Many academics, pastors, and lay readers likely engage agrarianism through the very popular work of Wendell Berry. If you click on his name highlighted in the previous sentence, you can visit a site that introduces his work. It highlights a video of him speaking here in Madison, WI. Amanda and I are sitting up in the front right of the audience. You can periodically see the back of our heads. He reads a short story out loud as his speech. It's 45 minutes long. Watch it. It's amazing.
Ellen Davis has been influenced by Wendell Berry. Berry even writes a forward to her book, something he does quite rarely. She has also been influenced by other agrarians, like Norman Wirzba, David Orr, This means that in this book, she focuses on land care as it is portrayed in Scripture. She does a spectacular job of avoiding nostalgia or romanticism, something many readers of Berry and the agrarians are guilty of. Nevertheless, she finds that the Scripture has a ton to say about how land care is connected to God's covenant with Israel. She believes, and I agree with her, that "reading the work of the contemporary agrarians can make use better readers of Scripture" (22).
After two introductory essays on her hermeneutical approach bringing agrarianism and biblical exegesis into conversation, Davis reads specific texts with agrarian eyes. She begins, appropriate, with Genesis 1, what she calls a poem of creation.
Second, she reads the Exodus as leaving Egypt behind and embracing the wilderness economy. It's really amazing how, when you read the exodus account with Davis with agrarian eyes, all kinds of vistas open up in terms of ethical commentary on land care, storing up of grain, abuse of the land, reliance on God to provide, etc.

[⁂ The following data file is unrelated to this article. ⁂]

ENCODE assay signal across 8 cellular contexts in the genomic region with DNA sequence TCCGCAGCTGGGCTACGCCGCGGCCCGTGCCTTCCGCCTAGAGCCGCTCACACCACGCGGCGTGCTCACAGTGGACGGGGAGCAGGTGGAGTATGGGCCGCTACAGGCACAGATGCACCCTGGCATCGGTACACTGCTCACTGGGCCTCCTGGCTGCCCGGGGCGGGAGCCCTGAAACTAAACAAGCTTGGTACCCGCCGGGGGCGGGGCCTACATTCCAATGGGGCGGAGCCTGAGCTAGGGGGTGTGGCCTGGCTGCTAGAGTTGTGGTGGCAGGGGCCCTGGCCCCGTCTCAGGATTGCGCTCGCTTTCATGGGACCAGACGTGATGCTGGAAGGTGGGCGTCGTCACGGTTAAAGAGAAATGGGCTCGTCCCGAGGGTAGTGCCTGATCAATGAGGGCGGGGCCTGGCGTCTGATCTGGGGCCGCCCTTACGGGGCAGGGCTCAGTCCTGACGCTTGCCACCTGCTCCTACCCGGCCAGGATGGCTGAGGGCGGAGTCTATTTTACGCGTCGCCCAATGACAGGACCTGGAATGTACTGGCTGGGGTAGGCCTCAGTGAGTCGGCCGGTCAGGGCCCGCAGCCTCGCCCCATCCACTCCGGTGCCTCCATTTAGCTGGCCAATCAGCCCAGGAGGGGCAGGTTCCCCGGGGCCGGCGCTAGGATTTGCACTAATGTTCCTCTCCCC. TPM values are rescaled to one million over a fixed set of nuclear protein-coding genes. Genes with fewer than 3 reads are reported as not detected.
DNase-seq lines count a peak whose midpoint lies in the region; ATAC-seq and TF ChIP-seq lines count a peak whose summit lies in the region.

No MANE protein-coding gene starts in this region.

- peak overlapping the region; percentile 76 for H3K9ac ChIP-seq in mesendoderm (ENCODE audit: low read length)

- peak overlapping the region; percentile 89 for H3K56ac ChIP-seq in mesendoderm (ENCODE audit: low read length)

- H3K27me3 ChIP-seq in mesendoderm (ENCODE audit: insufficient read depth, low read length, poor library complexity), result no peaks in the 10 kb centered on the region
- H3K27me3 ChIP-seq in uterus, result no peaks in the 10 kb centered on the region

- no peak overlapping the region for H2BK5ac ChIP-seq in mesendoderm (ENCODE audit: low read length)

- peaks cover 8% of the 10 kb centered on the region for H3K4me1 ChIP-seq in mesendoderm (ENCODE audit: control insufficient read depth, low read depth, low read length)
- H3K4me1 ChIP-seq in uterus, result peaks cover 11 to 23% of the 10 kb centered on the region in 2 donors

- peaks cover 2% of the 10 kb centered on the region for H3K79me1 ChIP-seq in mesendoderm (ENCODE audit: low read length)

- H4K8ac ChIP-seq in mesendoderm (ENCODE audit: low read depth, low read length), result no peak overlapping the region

I am still working my way through the remaining essays, but they include work on Leviticus and the ethic of wholeness, an essay on the biblical understanding of local economies, a piece on the prophets, another piece on wisdom literature (especially Proverbs), and finally, an essay on the biblical vision of the city in relation to agrarianism.
Not only does Davis make the case that reading the agrarians can make use better readers of Scripture. She also makes an equally convincing case that reading the Bible will make us better agrarians, and will enrich the agrarian conversation. In this way, Davis has accomplished and deepened a wonderful interdisciplinary conversation.
Cambridge Press offers an excellent mini-review:
This book examines the theology and ethics of land use, especially the practices of modern industrialized agriculture, in light of critical biblical exegesis. Nine interrelated essays explore the biblical writers' pervasive concern for the care of arable land against the background of the geography, social structures, and religious thought of ancient Israel. This approach consistently brings out neglected aspects of texts, both poetry and prose, that are central to Jewish and Christian traditions. Rather than seeking solutions from the past, Davis creates a conversation between ancient texts and contemporary agrarian writers; thus she provides a fresh perspective from which to view the destructive practices and assumptions that now dominate the global food economy. The biblical exegesis is wide-ranging and sophisticated; the language is literate and accessible to a broad audience.